Nexcharge To Achieve Breakeven Point Amid High EV Demand

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With the elevation of the electric vehicle market in India, Nexcharge, a joint venture involving India’s top battery manufacturer Exide and Switzerland’s Leclanche, has set an ambitious goal of breaking even, which is Rs 400 crores, after five years of establishment in the country.

“Rs 400 crores (of revenue) is what I would like to get to because that’s our breakeven point. I have not said that we will achieve it, but I will do my best with the team to get there,” Stefan Louis, CEO of Nexcharge, told ET.

He also mentioned that the corporation has yet to finalize its budget for FY23. However, breakeven in FY23 was a worthwhile goal, as the firm is working hard to meet it.

Nexcharge, founded in 2018, manufactures lithium-ion battery packs, particularly for the automotive industry. So far, the business has spent Rs 250 crore in India, where it has established a 1.5 Gigawatt-hour (GWh) battery pack manufacturing factory.

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Nexcharge has over 35 customers, the majority of which are in the transportation industry. Among its clients are various two- and three-wheeler manufacturers, as well as a half-dozen bus makers. It does, however, import the cells utilized in the packs, which account for up to 70% of the ultimate product’s worth.

Despite the fact that there is a global scarcity of lithium-ion cells due to the rising demand for electric vehicles, Louis believes the demand-supply gap will shrink in the next year. However, the company’s profitability may be jeopardized as a result of raw material price fluctuations.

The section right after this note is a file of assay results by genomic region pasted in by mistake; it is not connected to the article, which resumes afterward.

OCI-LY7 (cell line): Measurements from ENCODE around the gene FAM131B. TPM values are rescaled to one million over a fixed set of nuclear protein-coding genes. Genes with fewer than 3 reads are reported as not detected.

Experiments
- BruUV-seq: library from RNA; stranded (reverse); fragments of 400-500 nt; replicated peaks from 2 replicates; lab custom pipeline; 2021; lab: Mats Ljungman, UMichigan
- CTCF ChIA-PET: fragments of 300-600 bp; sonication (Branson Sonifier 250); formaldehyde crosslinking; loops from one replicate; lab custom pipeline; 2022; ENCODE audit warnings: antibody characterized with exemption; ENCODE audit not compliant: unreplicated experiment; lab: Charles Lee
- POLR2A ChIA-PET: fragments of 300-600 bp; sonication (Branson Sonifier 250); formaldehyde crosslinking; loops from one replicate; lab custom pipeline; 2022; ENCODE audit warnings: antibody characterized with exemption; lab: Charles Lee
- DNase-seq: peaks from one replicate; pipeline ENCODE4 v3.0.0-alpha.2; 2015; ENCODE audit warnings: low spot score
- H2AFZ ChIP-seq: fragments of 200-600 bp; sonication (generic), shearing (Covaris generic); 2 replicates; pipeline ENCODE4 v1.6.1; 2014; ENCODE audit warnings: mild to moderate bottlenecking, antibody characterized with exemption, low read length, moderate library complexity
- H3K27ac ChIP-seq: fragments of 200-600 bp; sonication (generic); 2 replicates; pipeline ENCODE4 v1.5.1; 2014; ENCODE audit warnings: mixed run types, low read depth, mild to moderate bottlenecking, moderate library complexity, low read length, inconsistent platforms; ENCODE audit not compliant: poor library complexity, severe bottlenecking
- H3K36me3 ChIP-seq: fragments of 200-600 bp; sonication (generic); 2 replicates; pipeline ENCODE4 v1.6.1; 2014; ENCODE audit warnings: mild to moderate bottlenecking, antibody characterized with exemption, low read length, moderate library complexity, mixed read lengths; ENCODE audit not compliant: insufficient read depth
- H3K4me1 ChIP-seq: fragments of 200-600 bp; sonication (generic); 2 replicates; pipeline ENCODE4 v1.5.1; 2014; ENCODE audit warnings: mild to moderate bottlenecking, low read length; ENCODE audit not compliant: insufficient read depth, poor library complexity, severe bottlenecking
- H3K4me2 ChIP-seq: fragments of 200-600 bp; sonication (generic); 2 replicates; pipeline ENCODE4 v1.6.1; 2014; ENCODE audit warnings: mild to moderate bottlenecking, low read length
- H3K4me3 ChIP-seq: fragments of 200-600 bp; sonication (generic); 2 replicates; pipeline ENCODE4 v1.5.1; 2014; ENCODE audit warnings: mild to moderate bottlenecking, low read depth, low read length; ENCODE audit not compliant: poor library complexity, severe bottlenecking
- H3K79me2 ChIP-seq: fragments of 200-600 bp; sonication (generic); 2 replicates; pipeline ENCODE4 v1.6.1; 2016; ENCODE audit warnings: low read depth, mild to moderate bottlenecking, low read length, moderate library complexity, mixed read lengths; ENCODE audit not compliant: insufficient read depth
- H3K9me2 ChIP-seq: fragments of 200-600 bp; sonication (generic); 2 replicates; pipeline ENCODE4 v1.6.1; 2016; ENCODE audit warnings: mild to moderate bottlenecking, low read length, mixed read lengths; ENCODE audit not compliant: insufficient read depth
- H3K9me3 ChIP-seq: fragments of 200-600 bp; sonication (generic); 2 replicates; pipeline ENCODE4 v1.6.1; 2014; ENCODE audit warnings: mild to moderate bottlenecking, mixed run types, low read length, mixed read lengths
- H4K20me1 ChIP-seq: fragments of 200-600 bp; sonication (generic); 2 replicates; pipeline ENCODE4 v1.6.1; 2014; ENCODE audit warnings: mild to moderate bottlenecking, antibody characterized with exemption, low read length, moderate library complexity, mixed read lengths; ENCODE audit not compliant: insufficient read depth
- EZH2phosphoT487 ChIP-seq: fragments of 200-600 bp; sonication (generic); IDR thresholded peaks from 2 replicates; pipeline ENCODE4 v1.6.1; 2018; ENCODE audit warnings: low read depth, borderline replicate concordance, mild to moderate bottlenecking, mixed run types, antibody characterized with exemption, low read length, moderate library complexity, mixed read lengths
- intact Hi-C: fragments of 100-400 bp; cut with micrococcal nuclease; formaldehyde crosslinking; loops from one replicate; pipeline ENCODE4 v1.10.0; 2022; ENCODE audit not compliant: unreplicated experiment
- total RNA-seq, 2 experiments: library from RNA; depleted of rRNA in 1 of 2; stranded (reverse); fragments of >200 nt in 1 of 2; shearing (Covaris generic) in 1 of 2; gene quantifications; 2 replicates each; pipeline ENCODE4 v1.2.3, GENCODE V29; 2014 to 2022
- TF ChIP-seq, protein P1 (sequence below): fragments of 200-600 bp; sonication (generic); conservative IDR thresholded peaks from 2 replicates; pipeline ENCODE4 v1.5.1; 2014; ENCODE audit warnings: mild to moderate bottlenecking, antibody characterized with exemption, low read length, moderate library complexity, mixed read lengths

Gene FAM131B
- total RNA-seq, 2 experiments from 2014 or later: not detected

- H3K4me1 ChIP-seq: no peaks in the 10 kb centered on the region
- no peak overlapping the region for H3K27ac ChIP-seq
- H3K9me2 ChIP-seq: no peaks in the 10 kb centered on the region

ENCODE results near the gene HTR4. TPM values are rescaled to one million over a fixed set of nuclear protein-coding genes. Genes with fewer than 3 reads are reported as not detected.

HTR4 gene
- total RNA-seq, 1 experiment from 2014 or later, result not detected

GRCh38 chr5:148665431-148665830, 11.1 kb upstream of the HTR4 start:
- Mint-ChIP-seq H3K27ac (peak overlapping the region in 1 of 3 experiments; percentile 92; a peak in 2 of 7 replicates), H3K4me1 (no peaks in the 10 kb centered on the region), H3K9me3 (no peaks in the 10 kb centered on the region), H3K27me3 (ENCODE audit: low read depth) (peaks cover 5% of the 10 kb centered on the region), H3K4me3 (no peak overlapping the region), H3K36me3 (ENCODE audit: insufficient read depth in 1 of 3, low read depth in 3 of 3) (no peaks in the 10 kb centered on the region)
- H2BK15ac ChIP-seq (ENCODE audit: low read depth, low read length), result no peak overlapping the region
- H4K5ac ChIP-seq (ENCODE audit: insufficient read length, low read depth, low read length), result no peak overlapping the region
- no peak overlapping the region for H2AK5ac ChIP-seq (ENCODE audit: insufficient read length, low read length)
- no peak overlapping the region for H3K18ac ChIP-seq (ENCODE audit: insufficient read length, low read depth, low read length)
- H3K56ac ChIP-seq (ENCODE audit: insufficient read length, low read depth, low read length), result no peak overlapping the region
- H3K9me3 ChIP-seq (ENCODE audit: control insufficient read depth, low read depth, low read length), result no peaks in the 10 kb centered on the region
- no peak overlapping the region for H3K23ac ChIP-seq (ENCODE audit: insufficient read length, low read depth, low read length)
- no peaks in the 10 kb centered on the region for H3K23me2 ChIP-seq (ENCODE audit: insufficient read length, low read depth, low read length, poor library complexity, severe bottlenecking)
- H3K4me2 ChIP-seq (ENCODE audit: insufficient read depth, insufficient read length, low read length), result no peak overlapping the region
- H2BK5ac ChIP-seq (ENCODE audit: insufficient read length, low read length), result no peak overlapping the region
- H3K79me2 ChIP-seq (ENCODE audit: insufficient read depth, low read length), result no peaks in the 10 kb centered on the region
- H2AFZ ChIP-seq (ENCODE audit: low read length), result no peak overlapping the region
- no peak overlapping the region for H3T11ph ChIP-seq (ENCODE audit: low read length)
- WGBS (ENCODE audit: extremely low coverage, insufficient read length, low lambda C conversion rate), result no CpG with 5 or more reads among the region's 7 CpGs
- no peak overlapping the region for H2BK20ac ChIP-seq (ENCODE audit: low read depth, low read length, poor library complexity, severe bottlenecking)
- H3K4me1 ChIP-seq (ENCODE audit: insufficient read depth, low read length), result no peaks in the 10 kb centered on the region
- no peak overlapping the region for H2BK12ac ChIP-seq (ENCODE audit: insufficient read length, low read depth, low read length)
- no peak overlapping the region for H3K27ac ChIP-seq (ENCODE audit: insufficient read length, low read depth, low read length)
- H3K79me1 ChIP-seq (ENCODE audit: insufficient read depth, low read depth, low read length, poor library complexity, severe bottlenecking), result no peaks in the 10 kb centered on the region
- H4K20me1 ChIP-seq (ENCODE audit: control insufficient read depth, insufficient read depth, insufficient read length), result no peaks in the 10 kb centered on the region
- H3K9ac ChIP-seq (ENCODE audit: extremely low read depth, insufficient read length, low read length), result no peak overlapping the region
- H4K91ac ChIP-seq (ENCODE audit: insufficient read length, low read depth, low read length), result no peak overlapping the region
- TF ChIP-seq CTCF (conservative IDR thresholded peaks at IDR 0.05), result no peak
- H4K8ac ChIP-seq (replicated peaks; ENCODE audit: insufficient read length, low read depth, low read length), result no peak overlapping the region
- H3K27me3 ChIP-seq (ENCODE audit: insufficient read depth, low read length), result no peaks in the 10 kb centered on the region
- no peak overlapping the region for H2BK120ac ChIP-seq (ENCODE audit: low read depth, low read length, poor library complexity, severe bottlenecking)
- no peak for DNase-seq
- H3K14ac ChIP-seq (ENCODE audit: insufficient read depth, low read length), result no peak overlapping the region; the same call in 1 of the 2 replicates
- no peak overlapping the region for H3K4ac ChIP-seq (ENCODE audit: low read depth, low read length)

Farseeing the results of high EV demands and inadequate supplies of resources, the firm was collaborating with Exide on proposals for a lithium-ion cell factory in India as part of the gov’t production-linked incentives (PLI) scheme for innovative and advanced chemistry cells. 

Exide will establish a separate business to handle cell production facilities, but will cooperate closely with Nexcharge. While on the other hand, Amara Raja, another major automotive battery manufacturer and a head-on competitor of Nexcharge, is also pursuing the PLI plan.

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Louis estimated that the expenditure, excluding land, would be nearer to Rs 350 crore per GWh, and thereby, is confident in acquiring the PLI scheme withstanding the government condition that mandates the companies to establish a facility with at least 5 GWh of cell production capability and to spend at least Rs 225 crore per GWh.

Nexcharge aims to acquire 20-30% shares of the lithium-ion cell market, as he forecast its national demand for conveyance needs would be 80 GWh by 2030.

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